NEW YORK (GenomeWeb News) — The European Commission has awarded €12 million ($16.9 million) to a consortium of European research centers through 2012 to conduct genome-wide association studies on several dog breeds in hopes of gaining a better understanding of human diseases.
The program, called Lupa, is funded under the EC’s Seventh Framework Program. It involves 20 veterinary schools in 12 European nations that will collect 10,000 DNA samples from purebred dog species that have genetic diseases and from healthy dogs.
The researchers will compare the genomes of healthy and diseased dogs within single breeds to identify SNPs that could help target genes responsible for any of 18 different diseases, including cancer and heart disease, inflammatory disorders, and neurological disorders.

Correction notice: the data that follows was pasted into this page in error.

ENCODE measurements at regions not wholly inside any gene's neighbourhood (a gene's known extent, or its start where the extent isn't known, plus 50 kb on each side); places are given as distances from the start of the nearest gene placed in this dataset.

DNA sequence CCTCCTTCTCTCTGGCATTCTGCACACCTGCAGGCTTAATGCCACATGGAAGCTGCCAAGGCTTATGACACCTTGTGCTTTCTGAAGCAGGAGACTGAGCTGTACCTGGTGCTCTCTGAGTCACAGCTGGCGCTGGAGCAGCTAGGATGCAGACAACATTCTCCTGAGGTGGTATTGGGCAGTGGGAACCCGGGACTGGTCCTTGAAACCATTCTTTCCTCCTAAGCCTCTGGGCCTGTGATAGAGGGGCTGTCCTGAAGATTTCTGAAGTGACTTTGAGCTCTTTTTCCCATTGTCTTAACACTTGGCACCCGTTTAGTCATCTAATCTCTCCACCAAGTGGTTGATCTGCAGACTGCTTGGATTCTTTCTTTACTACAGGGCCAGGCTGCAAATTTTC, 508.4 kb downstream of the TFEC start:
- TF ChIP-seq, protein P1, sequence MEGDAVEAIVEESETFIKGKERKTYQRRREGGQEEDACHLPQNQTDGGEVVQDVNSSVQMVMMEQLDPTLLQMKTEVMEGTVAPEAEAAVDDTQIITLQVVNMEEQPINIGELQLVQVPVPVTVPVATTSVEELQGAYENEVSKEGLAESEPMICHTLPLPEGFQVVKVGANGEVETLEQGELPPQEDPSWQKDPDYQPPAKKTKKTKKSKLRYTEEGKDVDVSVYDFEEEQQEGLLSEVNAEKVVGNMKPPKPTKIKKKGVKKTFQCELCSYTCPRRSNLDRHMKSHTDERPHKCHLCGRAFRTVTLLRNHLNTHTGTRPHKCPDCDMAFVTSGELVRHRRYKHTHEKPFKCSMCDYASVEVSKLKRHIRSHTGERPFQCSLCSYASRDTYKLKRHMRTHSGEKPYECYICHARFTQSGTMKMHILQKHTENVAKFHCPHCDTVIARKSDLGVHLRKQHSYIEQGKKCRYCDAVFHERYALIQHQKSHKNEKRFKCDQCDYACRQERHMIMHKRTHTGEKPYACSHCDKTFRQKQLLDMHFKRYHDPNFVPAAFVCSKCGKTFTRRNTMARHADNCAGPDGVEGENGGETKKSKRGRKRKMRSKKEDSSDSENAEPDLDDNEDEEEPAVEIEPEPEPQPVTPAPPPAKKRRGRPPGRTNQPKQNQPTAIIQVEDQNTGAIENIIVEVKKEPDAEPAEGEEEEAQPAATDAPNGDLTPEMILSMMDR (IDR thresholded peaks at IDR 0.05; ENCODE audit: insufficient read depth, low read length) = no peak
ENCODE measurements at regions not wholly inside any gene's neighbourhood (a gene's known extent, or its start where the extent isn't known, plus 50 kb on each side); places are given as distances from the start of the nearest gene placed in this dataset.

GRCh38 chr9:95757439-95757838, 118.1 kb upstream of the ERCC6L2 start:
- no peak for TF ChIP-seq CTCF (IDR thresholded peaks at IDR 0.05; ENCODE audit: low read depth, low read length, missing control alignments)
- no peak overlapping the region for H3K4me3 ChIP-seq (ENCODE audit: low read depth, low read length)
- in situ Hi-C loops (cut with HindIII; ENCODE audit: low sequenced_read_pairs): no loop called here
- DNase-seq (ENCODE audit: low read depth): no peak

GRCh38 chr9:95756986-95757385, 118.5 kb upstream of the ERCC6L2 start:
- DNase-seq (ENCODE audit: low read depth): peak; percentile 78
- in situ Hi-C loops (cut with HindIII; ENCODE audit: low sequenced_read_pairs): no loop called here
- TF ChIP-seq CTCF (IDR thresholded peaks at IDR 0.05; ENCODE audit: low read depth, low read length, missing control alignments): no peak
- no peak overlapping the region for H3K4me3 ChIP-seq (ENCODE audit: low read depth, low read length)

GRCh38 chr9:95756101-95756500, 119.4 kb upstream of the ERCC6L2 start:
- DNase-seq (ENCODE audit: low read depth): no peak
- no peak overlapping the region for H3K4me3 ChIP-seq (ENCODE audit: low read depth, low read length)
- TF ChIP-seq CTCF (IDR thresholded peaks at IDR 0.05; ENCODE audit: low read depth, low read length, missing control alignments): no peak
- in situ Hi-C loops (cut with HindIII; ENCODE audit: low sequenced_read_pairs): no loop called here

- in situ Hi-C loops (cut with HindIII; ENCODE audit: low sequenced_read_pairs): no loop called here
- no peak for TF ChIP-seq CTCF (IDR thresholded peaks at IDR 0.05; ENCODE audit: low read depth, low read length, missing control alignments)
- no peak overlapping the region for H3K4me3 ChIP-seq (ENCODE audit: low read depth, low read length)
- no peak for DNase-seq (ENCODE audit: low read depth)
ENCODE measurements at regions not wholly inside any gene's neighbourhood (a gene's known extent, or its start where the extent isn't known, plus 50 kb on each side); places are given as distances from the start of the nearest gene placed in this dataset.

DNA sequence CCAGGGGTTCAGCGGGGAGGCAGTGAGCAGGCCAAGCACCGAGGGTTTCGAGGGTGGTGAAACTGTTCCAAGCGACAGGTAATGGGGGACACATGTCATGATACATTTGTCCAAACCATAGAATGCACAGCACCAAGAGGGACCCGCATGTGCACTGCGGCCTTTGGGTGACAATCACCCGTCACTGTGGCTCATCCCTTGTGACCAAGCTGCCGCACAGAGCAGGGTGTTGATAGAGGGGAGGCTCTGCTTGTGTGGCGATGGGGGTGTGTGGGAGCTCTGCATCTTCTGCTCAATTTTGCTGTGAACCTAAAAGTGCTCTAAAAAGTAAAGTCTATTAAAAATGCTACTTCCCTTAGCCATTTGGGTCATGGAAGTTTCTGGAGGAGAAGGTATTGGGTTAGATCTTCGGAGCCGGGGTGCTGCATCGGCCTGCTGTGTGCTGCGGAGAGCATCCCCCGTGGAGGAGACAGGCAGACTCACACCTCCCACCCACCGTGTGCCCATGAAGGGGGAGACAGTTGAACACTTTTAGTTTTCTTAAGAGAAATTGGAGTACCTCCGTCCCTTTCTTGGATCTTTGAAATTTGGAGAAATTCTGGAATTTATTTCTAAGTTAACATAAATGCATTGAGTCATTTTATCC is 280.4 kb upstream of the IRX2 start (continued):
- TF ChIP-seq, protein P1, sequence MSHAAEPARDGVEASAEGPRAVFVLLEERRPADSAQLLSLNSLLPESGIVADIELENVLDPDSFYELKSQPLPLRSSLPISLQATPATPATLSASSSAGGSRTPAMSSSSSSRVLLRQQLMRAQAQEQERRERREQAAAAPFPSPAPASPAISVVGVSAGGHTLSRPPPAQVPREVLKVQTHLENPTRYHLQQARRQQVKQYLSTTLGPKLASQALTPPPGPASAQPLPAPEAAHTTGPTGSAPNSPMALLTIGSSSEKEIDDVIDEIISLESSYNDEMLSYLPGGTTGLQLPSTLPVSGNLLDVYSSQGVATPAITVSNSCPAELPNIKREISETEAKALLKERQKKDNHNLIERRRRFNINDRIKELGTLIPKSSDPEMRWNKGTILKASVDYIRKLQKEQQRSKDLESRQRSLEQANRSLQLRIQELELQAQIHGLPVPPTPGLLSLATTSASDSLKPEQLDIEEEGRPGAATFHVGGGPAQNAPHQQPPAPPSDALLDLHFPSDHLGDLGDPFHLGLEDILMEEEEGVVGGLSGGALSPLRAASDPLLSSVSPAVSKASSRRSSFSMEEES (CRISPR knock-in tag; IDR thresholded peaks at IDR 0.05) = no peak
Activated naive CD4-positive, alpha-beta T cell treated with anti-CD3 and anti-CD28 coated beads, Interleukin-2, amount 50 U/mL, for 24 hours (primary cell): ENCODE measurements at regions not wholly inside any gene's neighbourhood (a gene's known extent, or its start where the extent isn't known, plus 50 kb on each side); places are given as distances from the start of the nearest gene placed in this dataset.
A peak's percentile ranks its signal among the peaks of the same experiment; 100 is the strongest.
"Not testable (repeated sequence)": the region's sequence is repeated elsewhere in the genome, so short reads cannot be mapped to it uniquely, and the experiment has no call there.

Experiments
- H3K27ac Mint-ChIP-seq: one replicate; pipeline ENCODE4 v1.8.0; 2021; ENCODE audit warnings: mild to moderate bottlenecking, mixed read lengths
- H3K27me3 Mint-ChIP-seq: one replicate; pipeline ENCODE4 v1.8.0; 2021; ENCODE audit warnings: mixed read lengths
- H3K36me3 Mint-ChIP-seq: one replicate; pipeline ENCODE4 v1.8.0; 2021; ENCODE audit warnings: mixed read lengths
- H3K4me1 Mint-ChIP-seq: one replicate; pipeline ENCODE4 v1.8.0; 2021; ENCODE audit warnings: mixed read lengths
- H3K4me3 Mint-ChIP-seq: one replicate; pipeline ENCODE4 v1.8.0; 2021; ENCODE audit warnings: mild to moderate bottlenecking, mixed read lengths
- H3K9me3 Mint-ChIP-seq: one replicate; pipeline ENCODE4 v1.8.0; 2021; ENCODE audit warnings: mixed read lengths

“We have decided to focus on certain areas and to standardize the characterization of these diseases,” Uppsala University Professor Leif Andersson said in a statement from the EC.
Some of the breeds involved in the project include the Golden Retriever and German Shepherd for cancer studies, the English Cocker Spaniel for aggressive behavior, the Doberman and Boxer for hypothyroid diseases, Great Danes and Irish Wolfhounds for cardiovascular disorders, and the Greyhound and Collie as part of a monogenic disorders package.